Sage comme une image

French sculptor Jean-Antoine Houdon was born on March 20, 1741. Houdon’s father was a servant in the household of someone with important connections to the royal art world. The Versailles native won the Prix de Rome and spent ten years in the Eternal City. He had the good fortune to live in very interesting times, which resulted in world-famous busts of men like George Washington, Thomas Jefferson, Ben Franklin, Napoléon, Voltaire (with and without hair), Molière, Denis Diderot. Here’s a wonderful gallery of his work.

L'atelier de Houdon. The painting shows the st...

The studio of French sculptor Jean-Antoine Houdon. (Photo credit: Wikipedia)

Houdon was actually invited to travel to America to cast Washington’s face. The iconic bust was even the basis for US stamps and currency showing the first president’s profile. While Houdon was regarded with suspicion during the French Revolution, due to his close working relationship to royalty, he mercifully avoided both incarceration and execution. He died of old age on July 15, 1828.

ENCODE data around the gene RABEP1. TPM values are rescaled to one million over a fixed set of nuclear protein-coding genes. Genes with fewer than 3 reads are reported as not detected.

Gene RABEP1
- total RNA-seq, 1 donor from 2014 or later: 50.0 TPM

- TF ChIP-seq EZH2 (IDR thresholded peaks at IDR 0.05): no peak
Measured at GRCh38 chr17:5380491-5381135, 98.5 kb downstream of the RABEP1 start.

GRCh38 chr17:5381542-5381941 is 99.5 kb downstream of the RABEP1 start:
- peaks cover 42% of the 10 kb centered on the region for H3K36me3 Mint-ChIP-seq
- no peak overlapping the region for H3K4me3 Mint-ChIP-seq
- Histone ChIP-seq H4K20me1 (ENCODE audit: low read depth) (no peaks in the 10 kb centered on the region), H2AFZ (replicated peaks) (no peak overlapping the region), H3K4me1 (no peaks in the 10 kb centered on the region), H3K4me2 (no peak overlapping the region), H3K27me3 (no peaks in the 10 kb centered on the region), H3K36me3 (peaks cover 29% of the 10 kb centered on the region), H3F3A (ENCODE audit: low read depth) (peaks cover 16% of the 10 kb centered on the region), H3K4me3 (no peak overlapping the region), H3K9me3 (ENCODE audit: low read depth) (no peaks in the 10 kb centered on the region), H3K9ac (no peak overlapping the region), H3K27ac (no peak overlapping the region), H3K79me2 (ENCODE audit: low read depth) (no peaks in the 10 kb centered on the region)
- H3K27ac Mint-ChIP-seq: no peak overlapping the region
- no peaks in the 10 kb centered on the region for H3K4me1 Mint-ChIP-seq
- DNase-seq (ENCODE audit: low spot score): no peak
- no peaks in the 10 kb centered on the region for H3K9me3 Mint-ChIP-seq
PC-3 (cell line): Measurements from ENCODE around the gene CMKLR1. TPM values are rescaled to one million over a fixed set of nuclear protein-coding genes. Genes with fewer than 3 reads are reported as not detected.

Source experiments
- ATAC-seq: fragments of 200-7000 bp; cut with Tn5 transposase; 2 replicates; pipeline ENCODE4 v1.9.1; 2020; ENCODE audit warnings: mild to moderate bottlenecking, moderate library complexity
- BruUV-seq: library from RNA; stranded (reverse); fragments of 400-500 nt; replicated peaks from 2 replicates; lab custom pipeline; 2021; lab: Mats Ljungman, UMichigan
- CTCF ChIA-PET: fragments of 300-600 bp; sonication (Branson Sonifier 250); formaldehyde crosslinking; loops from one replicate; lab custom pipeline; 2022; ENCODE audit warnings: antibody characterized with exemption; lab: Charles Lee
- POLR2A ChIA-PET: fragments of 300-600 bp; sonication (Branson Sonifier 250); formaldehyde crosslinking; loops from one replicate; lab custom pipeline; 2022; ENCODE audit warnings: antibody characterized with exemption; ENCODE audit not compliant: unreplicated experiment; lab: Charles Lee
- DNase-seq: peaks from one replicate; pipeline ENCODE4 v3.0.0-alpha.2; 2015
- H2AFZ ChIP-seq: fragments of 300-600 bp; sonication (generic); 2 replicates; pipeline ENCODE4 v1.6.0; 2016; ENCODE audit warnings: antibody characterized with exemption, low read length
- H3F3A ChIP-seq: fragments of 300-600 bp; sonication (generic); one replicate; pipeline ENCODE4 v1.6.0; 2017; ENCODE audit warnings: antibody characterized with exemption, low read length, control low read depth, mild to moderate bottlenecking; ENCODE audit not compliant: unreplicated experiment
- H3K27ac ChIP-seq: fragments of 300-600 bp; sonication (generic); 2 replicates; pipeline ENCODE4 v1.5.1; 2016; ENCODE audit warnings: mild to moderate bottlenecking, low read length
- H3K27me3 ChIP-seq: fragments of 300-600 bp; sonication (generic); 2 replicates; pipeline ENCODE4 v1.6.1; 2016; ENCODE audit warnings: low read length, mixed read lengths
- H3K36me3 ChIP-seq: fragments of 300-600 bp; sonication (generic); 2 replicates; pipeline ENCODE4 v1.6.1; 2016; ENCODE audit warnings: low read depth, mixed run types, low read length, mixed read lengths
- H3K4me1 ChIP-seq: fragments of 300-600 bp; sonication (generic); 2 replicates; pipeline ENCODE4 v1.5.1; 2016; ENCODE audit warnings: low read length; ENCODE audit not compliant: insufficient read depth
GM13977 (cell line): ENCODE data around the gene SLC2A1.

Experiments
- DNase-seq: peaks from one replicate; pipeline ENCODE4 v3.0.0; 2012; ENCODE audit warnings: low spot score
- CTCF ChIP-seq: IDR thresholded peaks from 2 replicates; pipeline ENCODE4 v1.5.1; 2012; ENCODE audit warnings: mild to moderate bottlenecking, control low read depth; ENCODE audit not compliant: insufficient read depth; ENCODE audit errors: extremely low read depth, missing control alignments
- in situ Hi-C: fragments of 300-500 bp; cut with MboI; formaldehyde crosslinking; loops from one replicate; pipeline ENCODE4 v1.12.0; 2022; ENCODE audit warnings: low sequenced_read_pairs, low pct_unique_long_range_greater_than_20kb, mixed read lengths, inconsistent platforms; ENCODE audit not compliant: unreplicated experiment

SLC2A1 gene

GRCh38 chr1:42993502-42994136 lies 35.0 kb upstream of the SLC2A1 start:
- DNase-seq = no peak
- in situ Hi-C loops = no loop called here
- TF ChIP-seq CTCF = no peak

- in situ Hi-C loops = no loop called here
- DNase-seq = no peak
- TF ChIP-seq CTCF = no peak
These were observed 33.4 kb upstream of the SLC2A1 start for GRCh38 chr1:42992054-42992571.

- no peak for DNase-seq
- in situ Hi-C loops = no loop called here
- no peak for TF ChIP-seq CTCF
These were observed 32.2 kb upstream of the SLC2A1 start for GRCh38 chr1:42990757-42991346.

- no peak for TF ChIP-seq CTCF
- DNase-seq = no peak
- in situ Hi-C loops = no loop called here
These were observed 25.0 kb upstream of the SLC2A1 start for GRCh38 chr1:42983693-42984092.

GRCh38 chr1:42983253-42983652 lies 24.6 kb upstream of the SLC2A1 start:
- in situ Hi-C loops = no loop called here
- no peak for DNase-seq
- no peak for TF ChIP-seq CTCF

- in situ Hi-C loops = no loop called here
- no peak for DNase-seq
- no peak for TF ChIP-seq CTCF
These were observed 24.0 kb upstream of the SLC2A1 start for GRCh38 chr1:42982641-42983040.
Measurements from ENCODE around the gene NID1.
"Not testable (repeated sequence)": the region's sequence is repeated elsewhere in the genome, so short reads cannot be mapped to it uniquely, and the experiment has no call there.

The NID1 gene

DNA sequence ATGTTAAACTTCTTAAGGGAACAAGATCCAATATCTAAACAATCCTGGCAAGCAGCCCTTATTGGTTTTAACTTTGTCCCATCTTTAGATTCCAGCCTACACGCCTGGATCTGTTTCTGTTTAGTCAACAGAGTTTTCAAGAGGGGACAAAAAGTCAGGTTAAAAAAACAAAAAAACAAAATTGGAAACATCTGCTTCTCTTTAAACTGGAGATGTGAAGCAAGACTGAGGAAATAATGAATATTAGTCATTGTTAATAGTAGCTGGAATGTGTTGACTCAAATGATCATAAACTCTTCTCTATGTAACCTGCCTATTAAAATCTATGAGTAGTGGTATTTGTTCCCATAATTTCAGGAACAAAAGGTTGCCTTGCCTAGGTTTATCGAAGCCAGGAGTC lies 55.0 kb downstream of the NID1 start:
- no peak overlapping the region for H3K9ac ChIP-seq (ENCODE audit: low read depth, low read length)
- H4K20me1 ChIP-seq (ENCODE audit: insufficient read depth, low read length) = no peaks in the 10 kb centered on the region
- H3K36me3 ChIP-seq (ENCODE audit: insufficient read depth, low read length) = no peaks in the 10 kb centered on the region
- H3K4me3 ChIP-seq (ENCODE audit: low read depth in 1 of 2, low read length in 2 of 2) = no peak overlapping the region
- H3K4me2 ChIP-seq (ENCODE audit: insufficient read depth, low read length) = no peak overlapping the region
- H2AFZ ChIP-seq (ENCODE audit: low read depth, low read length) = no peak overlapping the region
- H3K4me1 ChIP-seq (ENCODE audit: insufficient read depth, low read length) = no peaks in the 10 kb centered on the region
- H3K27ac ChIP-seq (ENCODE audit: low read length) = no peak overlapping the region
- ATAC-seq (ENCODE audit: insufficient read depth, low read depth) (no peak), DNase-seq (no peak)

Today’s expression, sage comme une image (saj kum oon eemaj) literally means “wise as an image,” but we’d say “as good as gold.” Sage also means good or well-behaved and image can mean a picture, so you could aso say “as good as a picture.” Houdon’s images were good enough to be used for currency, which is almost as good as gold in my books.

Jean-Antoine Houdon: Sculptor of the Enlightenment

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About Patricia Gilbert

Patricia Gilbert is a French teacher. She's Canadian, lives in the United States, but dreams of living in France. Follow her on Instagram @Onequalitythefinest and on Twitter @1qualthefinest.
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One Response to Sage comme une image

  1. Pingback: On n’a rien sans rien | One quality, the finest.

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